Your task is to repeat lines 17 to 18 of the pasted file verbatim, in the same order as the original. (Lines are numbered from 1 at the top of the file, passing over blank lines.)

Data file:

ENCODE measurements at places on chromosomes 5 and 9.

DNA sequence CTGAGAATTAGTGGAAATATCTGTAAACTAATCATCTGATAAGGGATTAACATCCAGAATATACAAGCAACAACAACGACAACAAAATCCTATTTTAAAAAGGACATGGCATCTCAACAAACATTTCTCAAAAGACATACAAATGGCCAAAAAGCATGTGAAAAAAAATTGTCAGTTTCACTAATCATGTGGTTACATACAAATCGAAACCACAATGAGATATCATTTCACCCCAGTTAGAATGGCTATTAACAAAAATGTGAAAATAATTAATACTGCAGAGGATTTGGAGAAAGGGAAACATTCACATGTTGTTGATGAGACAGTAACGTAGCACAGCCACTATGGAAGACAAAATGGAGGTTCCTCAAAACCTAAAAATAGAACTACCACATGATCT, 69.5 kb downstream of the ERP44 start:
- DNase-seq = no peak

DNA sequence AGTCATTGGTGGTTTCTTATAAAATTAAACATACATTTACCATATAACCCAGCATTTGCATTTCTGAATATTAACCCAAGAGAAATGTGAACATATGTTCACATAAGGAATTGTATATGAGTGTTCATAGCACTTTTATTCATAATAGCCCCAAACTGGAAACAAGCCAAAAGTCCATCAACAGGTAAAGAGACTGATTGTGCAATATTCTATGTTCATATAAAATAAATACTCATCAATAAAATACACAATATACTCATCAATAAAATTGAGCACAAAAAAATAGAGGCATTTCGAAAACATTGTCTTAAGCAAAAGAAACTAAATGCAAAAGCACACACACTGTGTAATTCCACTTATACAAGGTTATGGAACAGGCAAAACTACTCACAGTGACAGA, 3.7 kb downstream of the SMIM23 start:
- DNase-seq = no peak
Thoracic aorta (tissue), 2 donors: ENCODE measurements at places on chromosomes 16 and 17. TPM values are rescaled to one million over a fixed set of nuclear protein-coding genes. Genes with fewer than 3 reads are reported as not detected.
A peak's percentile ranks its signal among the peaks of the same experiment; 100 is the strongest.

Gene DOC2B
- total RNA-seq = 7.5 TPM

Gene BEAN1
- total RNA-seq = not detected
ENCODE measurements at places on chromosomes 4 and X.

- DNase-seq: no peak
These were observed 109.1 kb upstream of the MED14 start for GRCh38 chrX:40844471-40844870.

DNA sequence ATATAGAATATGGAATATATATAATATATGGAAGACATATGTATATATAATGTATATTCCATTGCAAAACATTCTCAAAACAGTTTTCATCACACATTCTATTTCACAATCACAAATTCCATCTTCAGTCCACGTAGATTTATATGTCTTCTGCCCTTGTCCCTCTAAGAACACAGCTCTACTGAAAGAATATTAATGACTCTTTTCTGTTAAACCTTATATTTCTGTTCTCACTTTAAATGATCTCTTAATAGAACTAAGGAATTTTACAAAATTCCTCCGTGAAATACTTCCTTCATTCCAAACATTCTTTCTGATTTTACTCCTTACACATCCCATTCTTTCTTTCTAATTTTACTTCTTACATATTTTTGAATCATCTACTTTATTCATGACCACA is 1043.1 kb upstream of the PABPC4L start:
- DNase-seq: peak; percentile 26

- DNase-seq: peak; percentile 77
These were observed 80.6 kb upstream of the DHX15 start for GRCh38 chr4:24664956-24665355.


- DNase-seq: peak; percentile 77
These were observed 80.6 kb upstream of the DHX15 start for GRCh38 chr4:24664956-24665355.